While my daughter and I were at lunch last week she told me her youngest son Daniel, who is 21 in a few weeks, was never going to have babies. He just didn’t like them. On the other hand, her eldest boy Matt, who is 26, loves babies and can’t wait to get married and have lots.
“Of course you know you won’t be babysitting with your record of losing children!”, she told me.
It’s true, I have lost the odd child, well actually, I’ve lost four over the years. My daughter when she was about three, my son when he was about four and two grandsons, but no harm was done. They were all found safe and well in a short time and the only one traumatised, it seems, was me, and after the last missing grandchild a few years ago now, I don’t know if I want to babysit anywhere else other than at home.
My daughter’s youngest boy, Daniel, was a charming little fella. Chubby cheeks, freckles, red curly hair and a cheeky grin that would melt anyone’s heart. I had a lot to do with his elder brother but when Dan was little I was on my own working full-time and living further away, and I didn’t see as much of him as I would have liked, so I made arrangements with my daughter to take Dan to town one Monday holiday and just spoil him for the day.
We took the train ( a , real treat for him as he went everywhere by car) into Circular Quay in Sydney and had a walk around the Quay and the Rocks where I bought the mandatory rubbish that every child cherishes until he gets the next piece of rubbish on offer. From there we caught a fer or flurry as he called it, to Darling Harbour where I took him on the warships and the submarine at the Naval Museum. The periscope in the sub became the hit of the day. When I did manage to tear him away to give someone else a go, it was time for lunch, so we headed for the food court. Isn’t it funny, you can give a child all the choices in the world, but it’s McDonald’s that always wins out. Rather than sit in the crowded food court, we opted to go outside to eat.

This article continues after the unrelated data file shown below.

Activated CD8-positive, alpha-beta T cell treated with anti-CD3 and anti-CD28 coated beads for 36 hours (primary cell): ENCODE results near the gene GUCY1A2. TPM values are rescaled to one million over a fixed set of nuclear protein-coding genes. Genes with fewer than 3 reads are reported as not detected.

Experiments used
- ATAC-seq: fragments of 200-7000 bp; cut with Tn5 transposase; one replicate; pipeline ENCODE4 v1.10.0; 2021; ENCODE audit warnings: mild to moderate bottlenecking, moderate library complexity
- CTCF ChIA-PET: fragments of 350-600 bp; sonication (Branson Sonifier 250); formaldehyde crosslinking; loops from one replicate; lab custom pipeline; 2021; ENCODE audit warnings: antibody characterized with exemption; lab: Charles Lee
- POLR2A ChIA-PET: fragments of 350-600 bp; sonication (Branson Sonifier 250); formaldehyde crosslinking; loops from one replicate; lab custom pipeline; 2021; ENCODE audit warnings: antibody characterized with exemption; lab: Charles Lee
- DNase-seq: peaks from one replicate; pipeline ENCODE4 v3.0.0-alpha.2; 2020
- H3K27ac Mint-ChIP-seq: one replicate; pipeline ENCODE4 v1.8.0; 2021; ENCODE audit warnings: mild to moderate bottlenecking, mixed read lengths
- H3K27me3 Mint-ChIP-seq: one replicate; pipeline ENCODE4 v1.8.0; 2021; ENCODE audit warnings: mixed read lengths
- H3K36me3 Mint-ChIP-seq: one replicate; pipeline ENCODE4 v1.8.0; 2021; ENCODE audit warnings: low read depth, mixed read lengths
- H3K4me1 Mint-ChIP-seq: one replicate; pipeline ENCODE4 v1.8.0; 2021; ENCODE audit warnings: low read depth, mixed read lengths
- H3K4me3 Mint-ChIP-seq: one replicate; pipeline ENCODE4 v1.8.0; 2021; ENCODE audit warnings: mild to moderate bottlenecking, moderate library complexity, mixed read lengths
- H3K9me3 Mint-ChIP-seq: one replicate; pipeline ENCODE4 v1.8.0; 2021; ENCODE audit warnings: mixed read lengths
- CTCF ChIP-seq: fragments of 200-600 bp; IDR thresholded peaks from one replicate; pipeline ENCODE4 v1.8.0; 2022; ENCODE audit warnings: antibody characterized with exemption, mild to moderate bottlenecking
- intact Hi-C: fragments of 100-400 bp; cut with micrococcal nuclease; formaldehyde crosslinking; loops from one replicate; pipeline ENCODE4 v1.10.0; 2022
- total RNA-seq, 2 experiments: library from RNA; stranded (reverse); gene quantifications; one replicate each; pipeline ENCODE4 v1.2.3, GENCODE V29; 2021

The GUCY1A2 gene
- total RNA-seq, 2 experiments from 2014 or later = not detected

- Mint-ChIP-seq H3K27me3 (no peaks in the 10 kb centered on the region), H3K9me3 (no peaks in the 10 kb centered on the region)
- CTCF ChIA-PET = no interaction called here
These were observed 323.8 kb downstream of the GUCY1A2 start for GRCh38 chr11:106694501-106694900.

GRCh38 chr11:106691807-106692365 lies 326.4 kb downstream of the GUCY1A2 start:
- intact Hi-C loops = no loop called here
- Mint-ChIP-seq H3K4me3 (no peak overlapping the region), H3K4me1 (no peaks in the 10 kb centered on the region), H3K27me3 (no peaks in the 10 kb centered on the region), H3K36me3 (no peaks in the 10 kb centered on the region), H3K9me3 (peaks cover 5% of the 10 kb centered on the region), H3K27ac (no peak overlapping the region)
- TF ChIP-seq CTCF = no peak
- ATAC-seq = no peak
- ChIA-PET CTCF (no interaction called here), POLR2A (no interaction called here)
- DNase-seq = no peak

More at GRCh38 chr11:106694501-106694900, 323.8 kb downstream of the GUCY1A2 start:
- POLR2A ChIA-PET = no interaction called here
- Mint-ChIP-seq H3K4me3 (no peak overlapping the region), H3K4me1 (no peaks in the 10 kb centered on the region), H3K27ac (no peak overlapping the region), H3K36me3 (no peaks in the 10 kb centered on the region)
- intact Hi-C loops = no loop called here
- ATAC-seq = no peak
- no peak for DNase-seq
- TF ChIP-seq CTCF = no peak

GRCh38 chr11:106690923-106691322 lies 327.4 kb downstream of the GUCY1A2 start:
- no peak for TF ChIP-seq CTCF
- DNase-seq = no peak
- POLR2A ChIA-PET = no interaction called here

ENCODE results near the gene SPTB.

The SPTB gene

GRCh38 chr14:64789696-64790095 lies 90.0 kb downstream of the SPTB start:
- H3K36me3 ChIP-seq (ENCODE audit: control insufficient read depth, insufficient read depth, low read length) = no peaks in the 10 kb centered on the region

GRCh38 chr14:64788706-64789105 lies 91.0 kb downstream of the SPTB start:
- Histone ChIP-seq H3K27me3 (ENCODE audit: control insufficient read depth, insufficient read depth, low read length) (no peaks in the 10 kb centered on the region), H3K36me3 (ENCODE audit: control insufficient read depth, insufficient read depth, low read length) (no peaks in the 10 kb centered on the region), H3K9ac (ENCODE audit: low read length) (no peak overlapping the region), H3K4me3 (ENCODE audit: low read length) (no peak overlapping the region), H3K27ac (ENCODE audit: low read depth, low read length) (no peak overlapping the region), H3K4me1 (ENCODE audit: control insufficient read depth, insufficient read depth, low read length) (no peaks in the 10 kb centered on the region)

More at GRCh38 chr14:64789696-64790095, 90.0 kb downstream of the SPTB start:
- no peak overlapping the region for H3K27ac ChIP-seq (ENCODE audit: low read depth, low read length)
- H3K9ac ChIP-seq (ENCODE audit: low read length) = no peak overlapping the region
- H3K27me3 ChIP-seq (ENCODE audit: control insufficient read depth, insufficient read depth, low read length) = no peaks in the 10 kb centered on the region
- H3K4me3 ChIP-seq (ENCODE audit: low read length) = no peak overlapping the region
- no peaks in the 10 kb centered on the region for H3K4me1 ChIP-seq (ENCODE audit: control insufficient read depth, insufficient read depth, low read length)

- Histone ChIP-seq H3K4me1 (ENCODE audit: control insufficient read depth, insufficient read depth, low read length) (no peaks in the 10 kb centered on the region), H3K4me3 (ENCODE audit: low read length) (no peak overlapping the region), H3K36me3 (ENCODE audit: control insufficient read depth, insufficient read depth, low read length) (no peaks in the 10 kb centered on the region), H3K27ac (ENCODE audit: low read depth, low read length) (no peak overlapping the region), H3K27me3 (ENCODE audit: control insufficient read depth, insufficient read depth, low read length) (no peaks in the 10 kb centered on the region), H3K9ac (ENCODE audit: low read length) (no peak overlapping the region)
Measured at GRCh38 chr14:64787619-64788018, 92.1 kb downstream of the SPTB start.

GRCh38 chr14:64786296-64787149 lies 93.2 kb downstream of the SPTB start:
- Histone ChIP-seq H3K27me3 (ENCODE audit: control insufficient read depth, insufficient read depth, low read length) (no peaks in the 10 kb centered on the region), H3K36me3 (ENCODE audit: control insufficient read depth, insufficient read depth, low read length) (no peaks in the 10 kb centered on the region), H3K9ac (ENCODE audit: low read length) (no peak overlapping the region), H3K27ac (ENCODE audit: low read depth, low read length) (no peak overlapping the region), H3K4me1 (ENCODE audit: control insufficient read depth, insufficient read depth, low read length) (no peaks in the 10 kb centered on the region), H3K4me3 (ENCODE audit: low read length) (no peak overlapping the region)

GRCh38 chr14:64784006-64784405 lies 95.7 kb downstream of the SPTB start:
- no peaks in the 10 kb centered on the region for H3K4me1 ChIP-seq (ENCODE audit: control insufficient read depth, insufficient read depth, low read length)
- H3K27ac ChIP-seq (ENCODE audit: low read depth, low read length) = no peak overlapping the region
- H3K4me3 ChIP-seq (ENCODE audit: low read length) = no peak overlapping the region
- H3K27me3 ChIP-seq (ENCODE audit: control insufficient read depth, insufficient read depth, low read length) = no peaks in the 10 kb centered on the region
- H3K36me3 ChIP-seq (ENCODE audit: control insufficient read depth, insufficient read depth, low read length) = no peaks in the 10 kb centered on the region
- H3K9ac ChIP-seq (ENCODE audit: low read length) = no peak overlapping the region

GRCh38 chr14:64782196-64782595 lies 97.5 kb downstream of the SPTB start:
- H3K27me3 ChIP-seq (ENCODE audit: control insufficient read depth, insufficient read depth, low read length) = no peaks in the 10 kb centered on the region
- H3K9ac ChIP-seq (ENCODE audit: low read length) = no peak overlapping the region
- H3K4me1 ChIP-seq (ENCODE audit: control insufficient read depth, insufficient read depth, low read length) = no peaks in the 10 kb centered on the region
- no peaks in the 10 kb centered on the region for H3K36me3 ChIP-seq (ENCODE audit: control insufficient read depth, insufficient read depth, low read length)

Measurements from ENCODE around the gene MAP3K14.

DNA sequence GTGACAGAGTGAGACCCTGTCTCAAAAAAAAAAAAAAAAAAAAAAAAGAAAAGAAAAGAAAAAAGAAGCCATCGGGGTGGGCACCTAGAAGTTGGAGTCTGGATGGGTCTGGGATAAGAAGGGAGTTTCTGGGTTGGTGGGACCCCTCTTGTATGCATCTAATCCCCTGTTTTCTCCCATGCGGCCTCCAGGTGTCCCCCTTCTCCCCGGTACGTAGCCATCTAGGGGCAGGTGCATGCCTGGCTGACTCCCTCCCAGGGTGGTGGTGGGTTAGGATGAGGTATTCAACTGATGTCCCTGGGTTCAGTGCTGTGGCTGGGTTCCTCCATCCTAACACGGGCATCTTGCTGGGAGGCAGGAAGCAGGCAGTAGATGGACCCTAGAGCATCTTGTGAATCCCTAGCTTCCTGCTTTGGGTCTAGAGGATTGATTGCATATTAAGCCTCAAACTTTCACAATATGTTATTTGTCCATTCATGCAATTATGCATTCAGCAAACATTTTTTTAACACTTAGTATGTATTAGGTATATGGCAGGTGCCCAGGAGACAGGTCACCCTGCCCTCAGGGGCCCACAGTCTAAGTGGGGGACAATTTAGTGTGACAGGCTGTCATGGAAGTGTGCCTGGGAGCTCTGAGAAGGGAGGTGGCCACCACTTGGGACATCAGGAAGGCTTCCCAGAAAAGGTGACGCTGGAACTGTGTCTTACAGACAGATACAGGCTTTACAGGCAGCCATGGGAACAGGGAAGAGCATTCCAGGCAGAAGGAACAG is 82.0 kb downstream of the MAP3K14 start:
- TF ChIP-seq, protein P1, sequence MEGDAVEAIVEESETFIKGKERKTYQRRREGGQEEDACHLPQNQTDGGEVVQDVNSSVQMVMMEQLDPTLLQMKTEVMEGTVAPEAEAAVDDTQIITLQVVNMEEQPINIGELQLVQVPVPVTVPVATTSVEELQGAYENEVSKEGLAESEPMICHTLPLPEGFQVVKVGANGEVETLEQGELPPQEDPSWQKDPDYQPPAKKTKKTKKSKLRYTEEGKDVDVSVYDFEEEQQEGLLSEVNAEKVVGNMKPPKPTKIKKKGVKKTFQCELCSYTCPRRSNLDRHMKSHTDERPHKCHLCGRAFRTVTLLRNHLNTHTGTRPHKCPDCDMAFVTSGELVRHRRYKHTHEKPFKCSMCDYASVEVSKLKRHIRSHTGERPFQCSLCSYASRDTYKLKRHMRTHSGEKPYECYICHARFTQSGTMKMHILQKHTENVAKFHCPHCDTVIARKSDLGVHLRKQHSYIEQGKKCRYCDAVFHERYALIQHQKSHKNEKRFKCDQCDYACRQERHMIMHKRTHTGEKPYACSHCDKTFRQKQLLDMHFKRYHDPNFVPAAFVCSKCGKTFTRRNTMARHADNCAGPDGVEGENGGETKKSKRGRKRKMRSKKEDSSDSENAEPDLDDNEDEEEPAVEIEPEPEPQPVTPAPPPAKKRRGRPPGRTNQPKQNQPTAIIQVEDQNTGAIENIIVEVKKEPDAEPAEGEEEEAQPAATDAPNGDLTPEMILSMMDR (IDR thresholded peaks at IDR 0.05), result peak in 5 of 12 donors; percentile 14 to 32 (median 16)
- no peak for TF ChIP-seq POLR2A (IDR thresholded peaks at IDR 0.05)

I settled on the steps outside the convention centre to eat lunch, and Dan went into the circular pit in front of the building where the children love to play. I could see the red curls bob up and down and he was only a few feet away. All was well but, all of a sudden, there were no red curls bobbing up and down, so I walked to the pit and not only were there no red curls, there was no Daniel. My heart sunk to the pit of my stomach. Where had he gone and how could he just disappear out of site in seconds?
When his mother dropped him off that morning, she apologised for his dress. He insisted he wears his favourite vest which had bold, wide, blue-and-white stripes, but was two sizes too small. What the hell, the child was happy so who cared, so the vest was what I was scanning for through the crowds. He was just nowhere in sight. I didn’t hear a splash, and there was no kerfuffle by the water, so I worked out he wasn’t in there, but where the hell had he gone?
I waited around for about 10 minutes hoping he would come back but, in the end, I knew I needed help. The thought of someone walking away with him made me sick, so I went to the tourism office. The lady behind the counter told me not to worry; it happens all the time, and the Rangers would find him. I gave her a description, and she told me to take a seat and wait. How could I take a seat? So off I went on my own. I decided the place to go was where the rides and stalls were.
By this time I didn’t know if I was Arthur or Martha. I was in tears wandering around like a zombie, and at what point do I call his parents and tell them I didn’t have him with me? So after about half an hour I made my way back to the tourism office hoping for good news and there he was, sitting by the window. He looked up and saw me and waved and there was that smile. Why wasn’t he traumatised? I didn’t know if I should kiss him or kill him. I was told by the ranger who found him he was easy to pick out in his vest.
I was in such a state by now, and Dan was his usual, happy self, but I decided it was time to go home.
His face was getting red from the sun, so I bought him a cap on the way to the train station. He was just completely oblivious to the drama he caused. I couldn’t believe he was so calm.
On the way home on the train, sitting opposite each other, both by the window, he caught a glimpse of himself in the window. He apparently thought he looked so cool in his new cap; he broke out in a cheeky little grin as he was looking at himself and all I could do was laugh at him.
When my daughter got him home, she asked him where he was and what he was doing. He told her he was looking for a phone to call 911 to tell them his Nan had gone off and left him. She told him we don’t call 911 in Australia we call 000. He was most upset when she wouldn’t let him call 000 because he wasn’t lost anymore.
As I said earlier, Dan is almost 21, but we (he) still have conversations about this day. The last time was Christmas Day dinner last year. He still can’t understand (tongue in cheek) why I went off and left him and am I sure I waited around for about 10 minutes for him to come back. He doesn’t think so.
I am really sad to tell you as he grew up his hair became redder and the curls stronger so now his hair is as short as it can be and it’s dyed dark brown because he hates it so much…he still has the freckles and the smile and has developed a wicked sense of humour.
I am close enough to his elder brother to know he will let me babysit…we just won’t tell his mother!